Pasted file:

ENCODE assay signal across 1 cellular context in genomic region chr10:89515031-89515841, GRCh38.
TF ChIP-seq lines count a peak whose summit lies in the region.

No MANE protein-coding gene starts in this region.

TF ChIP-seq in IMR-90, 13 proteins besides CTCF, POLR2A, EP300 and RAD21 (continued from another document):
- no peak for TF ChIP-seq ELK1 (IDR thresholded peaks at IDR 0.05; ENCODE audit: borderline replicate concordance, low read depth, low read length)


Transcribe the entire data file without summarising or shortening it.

ENCODE assay signal across 1 cellular context in genomic region chr10:89515031-89515841, GRCh38.
TF ChIP-seq lines count a peak whose summit lies in the region.

No MANE protein-coding gene starts in this region.

TF ChIP-seq in IMR-90, 13 proteins besides CTCF, POLR2A, EP300 and RAD21 (continued from another document):
- no peak for TF ChIP-seq ELK1 (IDR thresholded peaks at IDR 0.05; ENCODE audit: borderline replicate concordance, low read depth, low read length)